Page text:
The Analysis of Burned Human Remains, Second Edition, provides a primary source for osteologists and the medical/legal community for the understanding of burned bone remains in forensic or archaeological contexts. It describes in detail the changes in human bone and soft tissues as a body burns at both the chemical and gross levels and provides an overview of the current procedures in burned bone study. Case studies in forensic and archaeological settings aid those interested in the analysis of burned human bodies, from death scene investigators to biological anthropologists.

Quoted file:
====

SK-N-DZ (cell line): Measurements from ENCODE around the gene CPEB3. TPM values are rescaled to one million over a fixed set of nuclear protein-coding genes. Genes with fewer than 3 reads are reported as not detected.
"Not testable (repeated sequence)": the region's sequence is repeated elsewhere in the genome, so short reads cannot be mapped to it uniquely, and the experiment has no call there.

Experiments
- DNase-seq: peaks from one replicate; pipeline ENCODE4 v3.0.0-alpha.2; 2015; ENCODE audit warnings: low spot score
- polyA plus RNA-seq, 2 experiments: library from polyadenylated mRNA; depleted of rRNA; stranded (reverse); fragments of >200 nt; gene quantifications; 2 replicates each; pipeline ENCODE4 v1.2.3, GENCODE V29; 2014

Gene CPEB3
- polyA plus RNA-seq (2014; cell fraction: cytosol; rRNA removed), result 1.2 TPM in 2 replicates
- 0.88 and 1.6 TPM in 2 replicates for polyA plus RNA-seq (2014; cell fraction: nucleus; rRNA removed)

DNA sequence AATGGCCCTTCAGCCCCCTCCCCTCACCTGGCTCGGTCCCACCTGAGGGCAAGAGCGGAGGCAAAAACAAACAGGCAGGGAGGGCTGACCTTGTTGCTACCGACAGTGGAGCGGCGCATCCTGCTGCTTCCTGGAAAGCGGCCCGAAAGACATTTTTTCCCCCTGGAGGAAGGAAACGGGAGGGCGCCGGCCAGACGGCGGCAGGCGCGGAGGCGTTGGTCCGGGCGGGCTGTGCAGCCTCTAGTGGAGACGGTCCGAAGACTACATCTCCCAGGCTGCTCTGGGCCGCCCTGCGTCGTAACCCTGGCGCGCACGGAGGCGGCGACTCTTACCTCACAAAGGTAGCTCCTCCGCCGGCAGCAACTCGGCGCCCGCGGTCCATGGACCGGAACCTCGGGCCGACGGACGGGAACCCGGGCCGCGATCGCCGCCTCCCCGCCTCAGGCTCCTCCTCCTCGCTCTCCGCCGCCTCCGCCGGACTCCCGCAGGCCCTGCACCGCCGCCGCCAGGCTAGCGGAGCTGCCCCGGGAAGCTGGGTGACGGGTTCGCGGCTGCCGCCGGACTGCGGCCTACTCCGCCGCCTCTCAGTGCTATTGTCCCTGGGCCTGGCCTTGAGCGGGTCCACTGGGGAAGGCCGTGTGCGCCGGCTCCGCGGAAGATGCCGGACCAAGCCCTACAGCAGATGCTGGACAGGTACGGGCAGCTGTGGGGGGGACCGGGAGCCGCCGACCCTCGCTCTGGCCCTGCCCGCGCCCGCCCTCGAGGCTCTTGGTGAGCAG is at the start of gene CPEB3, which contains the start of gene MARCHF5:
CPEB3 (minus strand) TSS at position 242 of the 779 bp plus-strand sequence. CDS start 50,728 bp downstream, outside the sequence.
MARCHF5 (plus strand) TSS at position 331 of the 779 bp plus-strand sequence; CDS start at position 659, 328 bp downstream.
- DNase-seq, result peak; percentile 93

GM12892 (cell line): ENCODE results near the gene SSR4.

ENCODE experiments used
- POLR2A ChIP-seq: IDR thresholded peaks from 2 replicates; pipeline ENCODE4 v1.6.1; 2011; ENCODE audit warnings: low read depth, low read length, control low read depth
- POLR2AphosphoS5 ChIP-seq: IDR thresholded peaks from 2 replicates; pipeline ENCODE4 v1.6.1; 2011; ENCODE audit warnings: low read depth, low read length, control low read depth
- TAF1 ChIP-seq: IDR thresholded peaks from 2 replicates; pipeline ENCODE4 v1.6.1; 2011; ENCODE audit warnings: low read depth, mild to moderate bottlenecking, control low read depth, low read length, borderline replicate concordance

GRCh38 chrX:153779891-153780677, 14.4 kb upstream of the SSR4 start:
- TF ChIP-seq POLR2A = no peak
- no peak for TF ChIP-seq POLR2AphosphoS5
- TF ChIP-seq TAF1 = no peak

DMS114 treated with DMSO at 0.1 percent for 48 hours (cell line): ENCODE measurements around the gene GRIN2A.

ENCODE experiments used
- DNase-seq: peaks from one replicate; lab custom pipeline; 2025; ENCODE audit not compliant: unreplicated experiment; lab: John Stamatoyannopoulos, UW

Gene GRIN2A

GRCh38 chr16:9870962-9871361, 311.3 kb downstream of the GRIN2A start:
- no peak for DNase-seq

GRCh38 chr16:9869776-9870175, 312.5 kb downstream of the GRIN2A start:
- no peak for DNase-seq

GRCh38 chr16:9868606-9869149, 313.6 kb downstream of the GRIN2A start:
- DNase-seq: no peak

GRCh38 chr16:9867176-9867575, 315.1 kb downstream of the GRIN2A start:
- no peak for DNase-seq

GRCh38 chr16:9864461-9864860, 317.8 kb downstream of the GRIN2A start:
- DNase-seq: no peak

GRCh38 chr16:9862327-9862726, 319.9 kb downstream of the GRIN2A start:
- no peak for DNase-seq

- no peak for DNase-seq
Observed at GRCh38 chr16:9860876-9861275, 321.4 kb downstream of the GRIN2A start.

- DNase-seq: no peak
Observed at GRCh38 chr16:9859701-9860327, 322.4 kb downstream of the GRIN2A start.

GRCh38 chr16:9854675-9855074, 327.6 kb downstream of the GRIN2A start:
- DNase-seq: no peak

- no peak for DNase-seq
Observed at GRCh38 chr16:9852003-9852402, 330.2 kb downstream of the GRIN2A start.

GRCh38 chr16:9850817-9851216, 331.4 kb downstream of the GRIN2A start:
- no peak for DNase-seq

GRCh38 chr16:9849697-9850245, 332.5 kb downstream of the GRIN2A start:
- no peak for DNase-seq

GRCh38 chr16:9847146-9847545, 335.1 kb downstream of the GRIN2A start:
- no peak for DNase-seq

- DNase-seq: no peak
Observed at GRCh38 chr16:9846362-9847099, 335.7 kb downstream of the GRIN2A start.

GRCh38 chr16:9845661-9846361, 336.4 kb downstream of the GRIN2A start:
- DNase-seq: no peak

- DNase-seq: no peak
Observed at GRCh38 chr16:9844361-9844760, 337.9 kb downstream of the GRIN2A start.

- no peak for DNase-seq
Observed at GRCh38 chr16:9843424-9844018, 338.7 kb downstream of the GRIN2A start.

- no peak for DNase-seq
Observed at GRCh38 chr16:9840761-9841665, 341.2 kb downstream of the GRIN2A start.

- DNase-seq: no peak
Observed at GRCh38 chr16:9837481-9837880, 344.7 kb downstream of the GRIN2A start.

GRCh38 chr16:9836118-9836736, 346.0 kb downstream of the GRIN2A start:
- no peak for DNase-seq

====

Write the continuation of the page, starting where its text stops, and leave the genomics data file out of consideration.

1. Fire and Bodies2. Patterned Thermal Destruction in a Forensic Setting3. Burned Human Teeth4. Analysis of Human Cremains5. Thermally Induced Changes 6. Bone Color7. Time, Temperature and Oxygen Availability8. Heat-Related Changes in Tooth Color9. Investigations on Pre-Roman and Roman Cremation Remains10. In the Heat of Pyre11. Fire as a Cultural Taphonomic Agent12. Putting Together the Pieces: Reconstructing Mortuary Practices from Commingled Ossuary Cremains13. A Taphonomic Analysis of Human Cremains from the Fox Hollow Farm Serial Homicide Site14. Early Archaic Cremations from Southern Indiana15. Towards an Archaeology of Cremation16. An 11,500-year old Human Cremation from Eastern Beringia (Central Alaska)17. Italian Iron Age cremations18. The analysis of heat-induced crystallinity change in bone19. Death and Community Identity in the Trincheras Cremation Cemetery, Sonora, Mexico20. Formation times in thermally altered enamel21. Influence of heating regimes on dimensional and colorimetric changes of teeth22. The Use Of Ethnographic Information In Cremation Studies: A Southeast Asian Example 23. Bone Color Changes in a Burned Burial Structure from Early Bronze Age Bab adh-Dhra', Jordan